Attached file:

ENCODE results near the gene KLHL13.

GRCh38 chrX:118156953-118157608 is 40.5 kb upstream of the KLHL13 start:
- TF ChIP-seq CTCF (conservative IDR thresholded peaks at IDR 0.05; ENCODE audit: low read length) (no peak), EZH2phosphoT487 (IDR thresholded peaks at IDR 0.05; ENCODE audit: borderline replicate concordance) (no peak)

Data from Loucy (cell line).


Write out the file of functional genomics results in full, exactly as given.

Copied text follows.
ENCODE results near the gene KLHL13.

GRCh38 chrX:118156953-118157608 is 40.5 kb upstream of the KLHL13 start:
- TF ChIP-seq CTCF (conservative IDR thresholded peaks at IDR 0.05; ENCODE audit: low read length) (no peak), EZH2phosphoT487 (IDR thresholded peaks at IDR 0.05; ENCODE audit: borderline replicate concordance) (no peak)

Data from Loucy (cell line).